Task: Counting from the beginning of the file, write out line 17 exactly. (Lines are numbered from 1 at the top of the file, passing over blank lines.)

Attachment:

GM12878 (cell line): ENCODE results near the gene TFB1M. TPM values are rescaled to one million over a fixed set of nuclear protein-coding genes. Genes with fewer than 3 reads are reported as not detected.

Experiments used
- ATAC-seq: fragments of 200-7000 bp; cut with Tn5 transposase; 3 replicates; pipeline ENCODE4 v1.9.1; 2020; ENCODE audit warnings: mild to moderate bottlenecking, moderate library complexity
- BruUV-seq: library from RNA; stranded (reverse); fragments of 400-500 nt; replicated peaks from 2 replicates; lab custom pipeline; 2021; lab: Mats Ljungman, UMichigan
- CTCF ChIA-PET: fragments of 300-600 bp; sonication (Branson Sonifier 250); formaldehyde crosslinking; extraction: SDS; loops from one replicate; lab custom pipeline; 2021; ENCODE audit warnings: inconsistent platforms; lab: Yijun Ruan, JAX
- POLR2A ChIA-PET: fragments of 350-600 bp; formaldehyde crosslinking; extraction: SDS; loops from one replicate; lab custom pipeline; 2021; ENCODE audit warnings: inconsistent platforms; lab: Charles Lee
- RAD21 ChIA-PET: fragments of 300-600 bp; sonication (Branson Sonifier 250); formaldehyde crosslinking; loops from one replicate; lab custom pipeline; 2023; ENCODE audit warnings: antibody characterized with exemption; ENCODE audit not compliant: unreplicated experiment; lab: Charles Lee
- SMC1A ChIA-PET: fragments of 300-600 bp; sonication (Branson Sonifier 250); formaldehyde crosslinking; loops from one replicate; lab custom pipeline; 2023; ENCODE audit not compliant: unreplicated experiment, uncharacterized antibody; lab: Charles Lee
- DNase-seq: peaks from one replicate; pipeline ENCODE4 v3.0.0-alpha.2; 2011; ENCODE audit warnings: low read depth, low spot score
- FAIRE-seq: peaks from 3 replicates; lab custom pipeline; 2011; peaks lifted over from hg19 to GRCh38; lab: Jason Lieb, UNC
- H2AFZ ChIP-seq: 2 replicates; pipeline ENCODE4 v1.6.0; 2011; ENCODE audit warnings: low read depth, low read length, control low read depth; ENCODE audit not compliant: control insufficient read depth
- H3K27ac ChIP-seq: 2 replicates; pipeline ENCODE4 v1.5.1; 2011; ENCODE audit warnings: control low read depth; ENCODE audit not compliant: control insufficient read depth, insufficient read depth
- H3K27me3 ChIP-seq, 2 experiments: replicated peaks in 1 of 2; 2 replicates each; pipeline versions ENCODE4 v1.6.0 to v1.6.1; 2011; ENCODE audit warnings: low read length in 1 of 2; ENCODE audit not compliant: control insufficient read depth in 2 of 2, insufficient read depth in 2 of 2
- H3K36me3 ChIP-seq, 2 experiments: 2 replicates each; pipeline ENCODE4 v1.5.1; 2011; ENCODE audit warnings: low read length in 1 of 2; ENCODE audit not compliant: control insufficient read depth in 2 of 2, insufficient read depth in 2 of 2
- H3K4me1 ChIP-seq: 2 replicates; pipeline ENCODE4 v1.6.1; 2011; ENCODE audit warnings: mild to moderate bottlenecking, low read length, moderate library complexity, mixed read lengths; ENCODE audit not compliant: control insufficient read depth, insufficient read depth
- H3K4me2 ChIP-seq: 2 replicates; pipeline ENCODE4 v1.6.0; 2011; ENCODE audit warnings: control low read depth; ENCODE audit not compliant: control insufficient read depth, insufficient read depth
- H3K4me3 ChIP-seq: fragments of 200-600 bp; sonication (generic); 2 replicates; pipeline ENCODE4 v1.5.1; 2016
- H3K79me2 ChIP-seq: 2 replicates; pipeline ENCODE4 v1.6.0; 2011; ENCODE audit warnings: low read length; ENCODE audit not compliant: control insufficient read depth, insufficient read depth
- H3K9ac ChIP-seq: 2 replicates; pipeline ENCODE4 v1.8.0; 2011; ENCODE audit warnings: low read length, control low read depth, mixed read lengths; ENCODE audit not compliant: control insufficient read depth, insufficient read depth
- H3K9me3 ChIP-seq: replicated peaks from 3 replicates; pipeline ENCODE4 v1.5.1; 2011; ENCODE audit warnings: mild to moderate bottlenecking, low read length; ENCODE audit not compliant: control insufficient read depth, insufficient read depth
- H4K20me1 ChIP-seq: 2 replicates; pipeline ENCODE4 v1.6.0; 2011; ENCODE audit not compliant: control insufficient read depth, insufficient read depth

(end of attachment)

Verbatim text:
- H3K4me3 ChIP-seq: fragments of 200-600 bp; sonication (generic); 2 replicates; pipeline ENCODE4 v1.5.1; 2016